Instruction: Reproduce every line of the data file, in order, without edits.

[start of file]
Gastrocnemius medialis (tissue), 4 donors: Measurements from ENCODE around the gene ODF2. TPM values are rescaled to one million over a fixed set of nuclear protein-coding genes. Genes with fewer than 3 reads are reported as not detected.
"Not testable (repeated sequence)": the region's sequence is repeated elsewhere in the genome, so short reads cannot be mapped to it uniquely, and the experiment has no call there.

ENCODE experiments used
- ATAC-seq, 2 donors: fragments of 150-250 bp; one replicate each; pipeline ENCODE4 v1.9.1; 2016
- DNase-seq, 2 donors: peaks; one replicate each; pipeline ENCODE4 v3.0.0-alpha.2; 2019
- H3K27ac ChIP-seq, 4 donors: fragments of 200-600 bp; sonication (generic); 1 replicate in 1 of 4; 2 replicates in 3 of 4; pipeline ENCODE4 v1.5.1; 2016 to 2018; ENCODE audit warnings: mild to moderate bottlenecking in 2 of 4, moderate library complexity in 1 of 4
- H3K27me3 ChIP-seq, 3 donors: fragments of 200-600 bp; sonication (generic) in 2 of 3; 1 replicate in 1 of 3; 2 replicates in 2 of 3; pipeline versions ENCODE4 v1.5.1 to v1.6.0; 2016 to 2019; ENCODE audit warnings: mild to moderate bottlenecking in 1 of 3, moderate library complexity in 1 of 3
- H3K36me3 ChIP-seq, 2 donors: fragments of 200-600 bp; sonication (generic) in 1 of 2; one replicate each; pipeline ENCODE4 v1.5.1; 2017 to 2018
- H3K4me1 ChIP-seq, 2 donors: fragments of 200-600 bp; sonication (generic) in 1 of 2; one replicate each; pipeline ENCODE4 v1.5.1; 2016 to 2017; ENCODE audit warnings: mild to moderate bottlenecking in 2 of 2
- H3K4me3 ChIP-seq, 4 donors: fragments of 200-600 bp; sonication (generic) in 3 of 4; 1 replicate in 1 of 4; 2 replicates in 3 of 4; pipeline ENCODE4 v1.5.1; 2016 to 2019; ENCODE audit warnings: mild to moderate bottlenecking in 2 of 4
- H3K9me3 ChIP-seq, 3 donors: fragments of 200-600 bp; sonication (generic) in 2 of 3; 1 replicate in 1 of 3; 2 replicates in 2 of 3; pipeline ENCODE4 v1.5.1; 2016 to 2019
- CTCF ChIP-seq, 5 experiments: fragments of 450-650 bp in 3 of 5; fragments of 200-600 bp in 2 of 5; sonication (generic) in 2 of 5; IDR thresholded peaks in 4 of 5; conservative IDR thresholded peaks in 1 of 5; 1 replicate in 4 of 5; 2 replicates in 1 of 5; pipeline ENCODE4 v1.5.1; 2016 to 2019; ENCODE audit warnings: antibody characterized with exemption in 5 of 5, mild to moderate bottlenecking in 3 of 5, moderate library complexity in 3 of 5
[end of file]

Gastrocnemius medialis (tissue), 4 donors: Measurements from ENCODE around the gene ODF2. TPM values are rescaled to one million over a fixed set of nuclear protein-coding genes. Genes with fewer than 3 reads are reported as not detected.
"Not testable (repeated sequence)": the region's sequence is repeated elsewhere in the genome, so short reads cannot be mapped to it uniquely, and the experiment has no call there.

ENCODE experiments used
- ATAC-seq, 2 donors: fragments of 150-250 bp; one replicate each; pipeline ENCODE4 v1.9.1; 2016
- DNase-seq, 2 donors: peaks; one replicate each; pipeline ENCODE4 v3.0.0-alpha.2; 2019
- H3K27ac ChIP-seq, 4 donors: fragments of 200-600 bp; sonication (generic); 1 replicate in 1 of 4; 2 replicates in 3 of 4; pipeline ENCODE4 v1.5.1; 2016 to 2018; ENCODE audit warnings: mild to moderate bottlenecking in 2 of 4, moderate library complexity in 1 of 4
- H3K27me3 ChIP-seq, 3 donors: fragments of 200-600 bp; sonication (generic) in 2 of 3; 1 replicate in 1 of 3; 2 replicates in 2 of 3; pipeline versions ENCODE4 v1.5.1 to v1.6.0; 2016 to 2019; ENCODE audit warnings: mild to moderate bottlenecking in 1 of 3, moderate library complexity in 1 of 3
- H3K36me3 ChIP-seq, 2 donors: fragments of 200-600 bp; sonication (generic) in 1 of 2; one replicate each; pipeline ENCODE4 v1.5.1; 2017 to 2018
- H3K4me1 ChIP-seq, 2 donors: fragments of 200-600 bp; sonication (generic) in 1 of 2; one replicate each; pipeline ENCODE4 v1.5.1; 2016 to 2017; ENCODE audit warnings: mild to moderate bottlenecking in 2 of 2
- H3K4me3 ChIP-seq, 4 donors: fragments of 200-600 bp; sonication (generic) in 3 of 4; 1 replicate in 1 of 4; 2 replicates in 3 of 4; pipeline ENCODE4 v1.5.1; 2016 to 2019; ENCODE audit warnings: mild to moderate bottlenecking in 2 of 4
- H3K9me3 ChIP-seq, 3 donors: fragments of 200-600 bp; sonication (generic) in 2 of 3; 1 replicate in 1 of 3; 2 replicates in 2 of 3; pipeline ENCODE4 v1.5.1; 2016 to 2019
- CTCF ChIP-seq, 5 experiments: fragments of 450-650 bp in 3 of 5; fragments of 200-600 bp in 2 of 5; sonication (generic) in 2 of 5; IDR thresholded peaks in 4 of 5; conservative IDR thresholded peaks in 1 of 5; 1 replicate in 4 of 5; 2 replicates in 1 of 5; pipeline ENCODE4 v1.5.1; 2016 to 2019; ENCODE audit warnings: antibody characterized with exemption in 5 of 5, mild to moderate bottlenecking in 3 of 5, moderate library complexity in 3 of 5